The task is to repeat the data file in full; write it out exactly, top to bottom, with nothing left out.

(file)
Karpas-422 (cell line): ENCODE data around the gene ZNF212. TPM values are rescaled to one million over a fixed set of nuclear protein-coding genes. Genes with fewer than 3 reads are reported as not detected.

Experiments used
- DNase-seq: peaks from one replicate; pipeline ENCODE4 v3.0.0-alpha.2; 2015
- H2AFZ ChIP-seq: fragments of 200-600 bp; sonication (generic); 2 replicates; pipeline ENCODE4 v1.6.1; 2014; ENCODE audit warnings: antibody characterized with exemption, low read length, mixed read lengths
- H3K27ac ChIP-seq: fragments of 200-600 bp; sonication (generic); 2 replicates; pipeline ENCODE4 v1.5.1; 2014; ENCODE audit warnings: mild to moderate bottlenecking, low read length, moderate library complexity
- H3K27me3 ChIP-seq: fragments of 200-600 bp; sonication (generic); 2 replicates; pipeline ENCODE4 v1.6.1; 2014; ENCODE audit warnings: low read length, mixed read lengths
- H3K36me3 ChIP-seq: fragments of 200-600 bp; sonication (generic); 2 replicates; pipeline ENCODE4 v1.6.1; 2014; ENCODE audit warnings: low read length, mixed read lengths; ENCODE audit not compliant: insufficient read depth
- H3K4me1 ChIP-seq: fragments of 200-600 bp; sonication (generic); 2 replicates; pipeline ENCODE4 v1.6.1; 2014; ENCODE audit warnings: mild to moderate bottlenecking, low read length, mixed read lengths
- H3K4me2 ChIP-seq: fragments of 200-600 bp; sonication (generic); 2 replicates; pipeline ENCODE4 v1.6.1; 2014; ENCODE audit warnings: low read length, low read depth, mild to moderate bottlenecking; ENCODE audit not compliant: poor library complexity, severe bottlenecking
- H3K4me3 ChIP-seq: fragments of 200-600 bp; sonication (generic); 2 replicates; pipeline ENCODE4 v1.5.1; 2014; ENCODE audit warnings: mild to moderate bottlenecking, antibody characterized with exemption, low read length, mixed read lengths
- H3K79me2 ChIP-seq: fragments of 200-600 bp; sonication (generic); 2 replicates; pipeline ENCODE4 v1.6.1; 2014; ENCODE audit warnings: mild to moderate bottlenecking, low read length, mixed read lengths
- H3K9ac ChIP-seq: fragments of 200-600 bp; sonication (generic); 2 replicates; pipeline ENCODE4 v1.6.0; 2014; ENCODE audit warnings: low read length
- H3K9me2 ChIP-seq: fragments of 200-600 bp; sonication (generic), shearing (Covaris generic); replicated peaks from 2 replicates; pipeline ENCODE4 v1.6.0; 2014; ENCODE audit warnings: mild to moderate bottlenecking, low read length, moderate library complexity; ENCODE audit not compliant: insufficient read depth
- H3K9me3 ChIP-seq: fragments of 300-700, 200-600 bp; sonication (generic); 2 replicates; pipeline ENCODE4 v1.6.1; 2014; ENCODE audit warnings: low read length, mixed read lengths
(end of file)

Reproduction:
Karpas-422 (cell line): ENCODE data around the gene ZNF212. TPM values are rescaled to one million over a fixed set of nuclear protein-coding genes. Genes with fewer than 3 reads are reported as not detected.

Experiments used
- DNase-seq: peaks from one replicate; pipeline ENCODE4 v3.0.0-alpha.2; 2015
- H2AFZ ChIP-seq: fragments of 200-600 bp; sonication (generic); 2 replicates; pipeline ENCODE4 v1.6.1; 2014; ENCODE audit warnings: antibody characterized with exemption, low read length, mixed read lengths
- H3K27ac ChIP-seq: fragments of 200-600 bp; sonication (generic); 2 replicates; pipeline ENCODE4 v1.5.1; 2014; ENCODE audit warnings: mild to moderate bottlenecking, low read length, moderate library complexity
- H3K27me3 ChIP-seq: fragments of 200-600 bp; sonication (generic); 2 replicates; pipeline ENCODE4 v1.6.1; 2014; ENCODE audit warnings: low read length, mixed read lengths
- H3K36me3 ChIP-seq: fragments of 200-600 bp; sonication (generic); 2 replicates; pipeline ENCODE4 v1.6.1; 2014; ENCODE audit warnings: low read length, mixed read lengths; ENCODE audit not compliant: insufficient read depth
- H3K4me1 ChIP-seq: fragments of 200-600 bp; sonication (generic); 2 replicates; pipeline ENCODE4 v1.6.1; 2014; ENCODE audit warnings: mild to moderate bottlenecking, low read length, mixed read lengths
- H3K4me2 ChIP-seq: fragments of 200-600 bp; sonication (generic); 2 replicates; pipeline ENCODE4 v1.6.1; 2014; ENCODE audit warnings: low read length, low read depth, mild to moderate bottlenecking; ENCODE audit not compliant: poor library complexity, severe bottlenecking
- H3K4me3 ChIP-seq: fragments of 200-600 bp; sonication (generic); 2 replicates; pipeline ENCODE4 v1.5.1; 2014; ENCODE audit warnings: mild to moderate bottlenecking, antibody characterized with exemption, low read length, mixed read lengths
- H3K79me2 ChIP-seq: fragments of 200-600 bp; sonication (generic); 2 replicates; pipeline ENCODE4 v1.6.1; 2014; ENCODE audit warnings: mild to moderate bottlenecking, low read length, mixed read lengths
- H3K9ac ChIP-seq: fragments of 200-600 bp; sonication (generic); 2 replicates; pipeline ENCODE4 v1.6.0; 2014; ENCODE audit warnings: low read length
- H3K9me2 ChIP-seq: fragments of 200-600 bp; sonication (generic), shearing (Covaris generic); replicated peaks from 2 replicates; pipeline ENCODE4 v1.6.0; 2014; ENCODE audit warnings: mild to moderate bottlenecking, low read length, moderate library complexity; ENCODE audit not compliant: insufficient read depth
- H3K9me3 ChIP-seq: fragments of 300-700, 200-600 bp; sonication (generic); 2 replicates; pipeline ENCODE4 v1.6.1; 2014; ENCODE audit warnings: low read length, mixed read lengths